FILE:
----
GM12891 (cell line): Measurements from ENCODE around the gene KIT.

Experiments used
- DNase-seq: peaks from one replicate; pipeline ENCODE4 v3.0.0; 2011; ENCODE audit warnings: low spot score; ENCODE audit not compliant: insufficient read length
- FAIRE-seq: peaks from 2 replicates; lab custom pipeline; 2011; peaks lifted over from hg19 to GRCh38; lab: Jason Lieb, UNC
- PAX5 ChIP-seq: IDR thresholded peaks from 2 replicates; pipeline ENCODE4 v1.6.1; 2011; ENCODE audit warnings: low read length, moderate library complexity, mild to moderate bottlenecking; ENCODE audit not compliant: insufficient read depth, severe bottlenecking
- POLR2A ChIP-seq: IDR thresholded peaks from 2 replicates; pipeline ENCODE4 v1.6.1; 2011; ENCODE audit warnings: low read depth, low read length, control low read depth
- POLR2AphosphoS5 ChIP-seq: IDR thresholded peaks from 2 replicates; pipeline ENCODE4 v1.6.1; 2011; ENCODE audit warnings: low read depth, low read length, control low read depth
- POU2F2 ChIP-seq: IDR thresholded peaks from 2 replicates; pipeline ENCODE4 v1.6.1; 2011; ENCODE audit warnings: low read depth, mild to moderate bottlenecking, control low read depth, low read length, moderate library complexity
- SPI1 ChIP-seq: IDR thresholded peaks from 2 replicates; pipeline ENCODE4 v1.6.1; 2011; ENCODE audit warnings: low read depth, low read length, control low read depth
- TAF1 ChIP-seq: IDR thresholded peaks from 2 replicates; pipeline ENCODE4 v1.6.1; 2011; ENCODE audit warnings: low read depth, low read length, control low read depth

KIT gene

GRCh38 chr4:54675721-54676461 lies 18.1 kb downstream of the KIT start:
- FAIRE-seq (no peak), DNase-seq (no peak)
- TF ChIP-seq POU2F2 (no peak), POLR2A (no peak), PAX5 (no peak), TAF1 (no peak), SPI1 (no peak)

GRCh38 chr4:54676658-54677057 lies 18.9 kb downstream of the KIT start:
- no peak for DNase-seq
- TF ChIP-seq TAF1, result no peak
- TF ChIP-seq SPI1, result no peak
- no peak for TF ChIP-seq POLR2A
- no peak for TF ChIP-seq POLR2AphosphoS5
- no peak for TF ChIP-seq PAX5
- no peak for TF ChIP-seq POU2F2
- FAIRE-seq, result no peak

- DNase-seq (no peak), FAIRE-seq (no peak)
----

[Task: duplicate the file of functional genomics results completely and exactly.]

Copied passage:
GM12891 (cell line): Measurements from ENCODE around the gene KIT.

Experiments used
- DNase-seq: peaks from one replicate; pipeline ENCODE4 v3.0.0; 2011; ENCODE audit warnings: low spot score; ENCODE audit not compliant: insufficient read length
- FAIRE-seq: peaks from 2 replicates; lab custom pipeline; 2011; peaks lifted over from hg19 to GRCh38; lab: Jason Lieb, UNC
- PAX5 ChIP-seq: IDR thresholded peaks from 2 replicates; pipeline ENCODE4 v1.6.1; 2011; ENCODE audit warnings: low read length, moderate library complexity, mild to moderate bottlenecking; ENCODE audit not compliant: insufficient read depth, severe bottlenecking
- POLR2A ChIP-seq: IDR thresholded peaks from 2 replicates; pipeline ENCODE4 v1.6.1; 2011; ENCODE audit warnings: low read depth, low read length, control low read depth
- POLR2AphosphoS5 ChIP-seq: IDR thresholded peaks from 2 replicates; pipeline ENCODE4 v1.6.1; 2011; ENCODE audit warnings: low read depth, low read length, control low read depth
- POU2F2 ChIP-seq: IDR thresholded peaks from 2 replicates; pipeline ENCODE4 v1.6.1; 2011; ENCODE audit warnings: low read depth, mild to moderate bottlenecking, control low read depth, low read length, moderate library complexity
- SPI1 ChIP-seq: IDR thresholded peaks from 2 replicates; pipeline ENCODE4 v1.6.1; 2011; ENCODE audit warnings: low read depth, low read length, control low read depth
- TAF1 ChIP-seq: IDR thresholded peaks from 2 replicates; pipeline ENCODE4 v1.6.1; 2011; ENCODE audit warnings: low read depth, low read length, control low read depth

KIT gene

GRCh38 chr4:54675721-54676461 lies 18.1 kb downstream of the KIT start:
- FAIRE-seq (no peak), DNase-seq (no peak)
- TF ChIP-seq POU2F2 (no peak), POLR2A (no peak), PAX5 (no peak), TAF1 (no peak), SPI1 (no peak)

GRCh38 chr4:54676658-54677057 lies 18.9 kb downstream of the KIT start:
- no peak for DNase-seq
- TF ChIP-seq TAF1, result no peak
- TF ChIP-seq SPI1, result no peak
- no peak for TF ChIP-seq POLR2A
- no peak for TF ChIP-seq POLR2AphosphoS5
- no peak for TF ChIP-seq PAX5
- no peak for TF ChIP-seq POU2F2
- FAIRE-seq, result no peak

- DNase-seq (no peak), FAIRE-seq (no peak)